(4 of 6)
The controversy over A2M continues to smolder. Roses, now worldwide director of genetics at Glaxo Wellcome, says he and his colleagues looked at that gene. "I even filed a patent on it," he says with a grin. But he's now convinced that it's not the right gene. Tanzi, however, refuses to acknowledge defeat. "There's a ton of biology that suggests it's a good candidate," he says. Among other things, A2M appears to mediate the rate at which neurons produce beta amyloid.
In his eloquent memoir about his father's struggle with Alzheimer's--Hard to Forget (Random House, $25)--writer Charles Pierce describes his dismay at the often savage sparring among scientists that he witnessed firsthand. It made him "want to throw things," he writes, "to scream at all these brilliant people that I didn't care a damn about which one of them got to be first as long as someone was." And yet, as Tanzi observes in his soon to be published account of the Alzheimer's wars--Decoding Darkness (Perseus, $26)--there is another way to look at the extreme contentiousness that has for so long characterized the field. He believes "that the hot sparks of conflict, singeing so many of our butts, were making us charge forward as fast as we could go."
If the level of competition in the Alzheimer's field seems exceptionally intense, it's because the stakes are so high. Any drug that can stem or stop or prevent this disease, it is estimated, would easily generate revenue of several billion dollars a year.
BAPTISTS VS. TAUISTS
By the mid-1990s, the debate between the Baptists (the first three letters stand for beta-amyloid protein) and the Tauists had intensified--and for a while the Tauists appeared to be gaining ground. For one thing, the normal function of beta amyloid (if it had one) remained mysterious. All that scientists knew was that it was secreted by virtually every cell in the body, that it came primarily in two lengths, and that, in the brain, the slightly longer version was more likely to aggregate into plaques.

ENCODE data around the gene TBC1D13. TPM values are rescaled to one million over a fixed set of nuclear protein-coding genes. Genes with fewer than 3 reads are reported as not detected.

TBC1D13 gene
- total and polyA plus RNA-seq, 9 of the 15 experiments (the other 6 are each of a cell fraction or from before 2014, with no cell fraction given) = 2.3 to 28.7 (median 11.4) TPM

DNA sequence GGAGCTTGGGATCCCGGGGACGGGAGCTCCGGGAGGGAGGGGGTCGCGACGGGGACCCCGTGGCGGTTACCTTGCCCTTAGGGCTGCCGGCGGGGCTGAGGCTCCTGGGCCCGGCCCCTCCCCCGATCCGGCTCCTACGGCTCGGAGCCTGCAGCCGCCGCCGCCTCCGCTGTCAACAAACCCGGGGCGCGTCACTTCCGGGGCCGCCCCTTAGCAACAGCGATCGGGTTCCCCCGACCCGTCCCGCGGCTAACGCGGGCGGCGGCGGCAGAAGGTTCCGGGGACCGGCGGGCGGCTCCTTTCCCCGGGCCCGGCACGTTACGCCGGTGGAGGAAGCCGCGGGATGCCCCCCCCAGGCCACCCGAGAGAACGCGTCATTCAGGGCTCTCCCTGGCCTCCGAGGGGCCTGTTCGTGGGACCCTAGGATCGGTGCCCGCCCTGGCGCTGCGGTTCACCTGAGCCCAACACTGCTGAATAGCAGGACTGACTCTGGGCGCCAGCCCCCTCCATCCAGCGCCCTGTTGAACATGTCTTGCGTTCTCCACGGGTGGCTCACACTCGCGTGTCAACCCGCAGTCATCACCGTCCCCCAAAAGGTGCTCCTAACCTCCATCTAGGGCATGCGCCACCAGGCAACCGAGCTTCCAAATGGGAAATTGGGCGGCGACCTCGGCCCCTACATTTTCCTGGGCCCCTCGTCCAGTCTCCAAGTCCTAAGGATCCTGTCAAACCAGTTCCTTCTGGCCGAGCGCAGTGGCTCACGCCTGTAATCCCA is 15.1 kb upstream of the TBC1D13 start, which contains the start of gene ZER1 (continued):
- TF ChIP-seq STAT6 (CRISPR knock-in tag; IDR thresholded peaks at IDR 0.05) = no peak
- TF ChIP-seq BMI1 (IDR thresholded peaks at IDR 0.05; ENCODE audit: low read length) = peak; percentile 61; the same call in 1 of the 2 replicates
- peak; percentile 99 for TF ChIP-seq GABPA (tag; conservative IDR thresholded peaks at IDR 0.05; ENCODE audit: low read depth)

Tau, by contrast, clearly played a critical role in the brain. In its normal form it helps support the axons--long projections that carry signals from one nerve cell to another--holding them together like ties on a railroad track. When tau goes bad and clumps into tangles, the axons shrivel up and die. The case for tau further solidified in 1998, when researchers discovered a form of dementia associated with mutations of the tau gene. People with these mutations did not develop the plaques associated with Alzheimer's disease, but at death, their brains were riddled with tangles.
Then, last year, the Amyloid People staged a surprise attack. First, researchers at Elan Pharmaceuticals of South San Francisco stunned their colleagues by reporting that they had taken mice genetically engineered to develop plaques and vaccinated them with a fragment of beta amyloid. Twelve months later, seven out of nine mice remained plaque free. Then the Elan team vaccinated year-old mice whose brains were riddled with plaques. Result: the plaques started to melt away. Elan quickly drew up plans to test the vaccine in humans.